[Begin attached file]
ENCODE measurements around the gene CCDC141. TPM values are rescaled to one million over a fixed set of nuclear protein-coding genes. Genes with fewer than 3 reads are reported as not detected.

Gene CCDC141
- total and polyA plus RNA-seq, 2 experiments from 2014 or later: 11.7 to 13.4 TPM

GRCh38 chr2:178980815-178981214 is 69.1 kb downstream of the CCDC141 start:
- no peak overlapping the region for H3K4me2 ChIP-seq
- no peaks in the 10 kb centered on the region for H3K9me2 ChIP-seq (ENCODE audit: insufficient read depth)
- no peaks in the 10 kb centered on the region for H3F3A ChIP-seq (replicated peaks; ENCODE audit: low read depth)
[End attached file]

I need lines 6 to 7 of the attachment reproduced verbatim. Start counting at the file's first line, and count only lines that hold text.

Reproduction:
- no peaks in the 10 kb centered on the region for H3K9me2 ChIP-seq (ENCODE audit: insufficient read depth)
- no peaks in the 10 kb centered on the region for H3F3A ChIP-seq (replicated peaks; ENCODE audit: low read depth)